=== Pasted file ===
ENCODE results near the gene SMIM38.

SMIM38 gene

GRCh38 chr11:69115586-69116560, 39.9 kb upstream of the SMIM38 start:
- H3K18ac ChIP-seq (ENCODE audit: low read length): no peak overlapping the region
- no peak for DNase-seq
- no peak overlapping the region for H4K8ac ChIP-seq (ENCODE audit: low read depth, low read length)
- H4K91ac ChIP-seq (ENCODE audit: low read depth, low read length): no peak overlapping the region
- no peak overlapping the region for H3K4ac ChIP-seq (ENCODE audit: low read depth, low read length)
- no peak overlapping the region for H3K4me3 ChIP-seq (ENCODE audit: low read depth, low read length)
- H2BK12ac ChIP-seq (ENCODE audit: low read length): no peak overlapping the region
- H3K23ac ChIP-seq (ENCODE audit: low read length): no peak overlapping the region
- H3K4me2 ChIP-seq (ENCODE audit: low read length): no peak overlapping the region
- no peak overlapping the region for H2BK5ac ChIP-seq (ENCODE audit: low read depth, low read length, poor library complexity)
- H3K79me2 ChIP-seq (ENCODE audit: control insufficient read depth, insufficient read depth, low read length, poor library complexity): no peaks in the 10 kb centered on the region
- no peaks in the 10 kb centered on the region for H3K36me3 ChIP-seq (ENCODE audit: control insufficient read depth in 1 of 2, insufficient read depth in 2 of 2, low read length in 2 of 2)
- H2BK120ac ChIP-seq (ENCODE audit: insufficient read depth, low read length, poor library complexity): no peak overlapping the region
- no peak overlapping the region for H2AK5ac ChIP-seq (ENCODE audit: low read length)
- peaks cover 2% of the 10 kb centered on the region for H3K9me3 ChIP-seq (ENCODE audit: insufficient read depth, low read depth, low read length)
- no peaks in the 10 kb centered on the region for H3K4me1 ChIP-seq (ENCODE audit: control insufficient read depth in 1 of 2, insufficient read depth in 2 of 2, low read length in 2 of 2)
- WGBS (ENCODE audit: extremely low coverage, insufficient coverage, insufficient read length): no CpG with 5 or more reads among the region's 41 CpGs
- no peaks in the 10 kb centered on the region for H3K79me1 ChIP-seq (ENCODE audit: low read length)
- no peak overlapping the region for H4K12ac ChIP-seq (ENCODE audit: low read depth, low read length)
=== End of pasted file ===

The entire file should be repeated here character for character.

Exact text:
ENCODE results near the gene SMIM38.

SMIM38 gene

GRCh38 chr11:69115586-69116560, 39.9 kb upstream of the SMIM38 start:
- H3K18ac ChIP-seq (ENCODE audit: low read length): no peak overlapping the region
- no peak for DNase-seq
- no peak overlapping the region for H4K8ac ChIP-seq (ENCODE audit: low read depth, low read length)
- H4K91ac ChIP-seq (ENCODE audit: low read depth, low read length): no peak overlapping the region
- no peak overlapping the region for H3K4ac ChIP-seq (ENCODE audit: low read depth, low read length)
- no peak overlapping the region for H3K4me3 ChIP-seq (ENCODE audit: low read depth, low read length)
- H2BK12ac ChIP-seq (ENCODE audit: low read length): no peak overlapping the region
- H3K23ac ChIP-seq (ENCODE audit: low read length): no peak overlapping the region
- H3K4me2 ChIP-seq (ENCODE audit: low read length): no peak overlapping the region
- no peak overlapping the region for H2BK5ac ChIP-seq (ENCODE audit: low read depth, low read length, poor library complexity)
- H3K79me2 ChIP-seq (ENCODE audit: control insufficient read depth, insufficient read depth, low read length, poor library complexity): no peaks in the 10 kb centered on the region
- no peaks in the 10 kb centered on the region for H3K36me3 ChIP-seq (ENCODE audit: control insufficient read depth in 1 of 2, insufficient read depth in 2 of 2, low read length in 2 of 2)
- H2BK120ac ChIP-seq (ENCODE audit: insufficient read depth, low read length, poor library complexity): no peak overlapping the region
- no peak overlapping the region for H2AK5ac ChIP-seq (ENCODE audit: low read length)
- peaks cover 2% of the 10 kb centered on the region for H3K9me3 ChIP-seq (ENCODE audit: insufficient read depth, low read depth, low read length)
- no peaks in the 10 kb centered on the region for H3K4me1 ChIP-seq (ENCODE audit: control insufficient read depth in 1 of 2, insufficient read depth in 2 of 2, low read length in 2 of 2)
- WGBS (ENCODE audit: extremely low coverage, insufficient coverage, insufficient read length): no CpG with 5 or more reads among the region's 41 CpGs
- no peaks in the 10 kb centered on the region for H3K79me1 ChIP-seq (ENCODE audit: low read length)
- no peak overlapping the region for H4K12ac ChIP-seq (ENCODE audit: low read depth, low read length)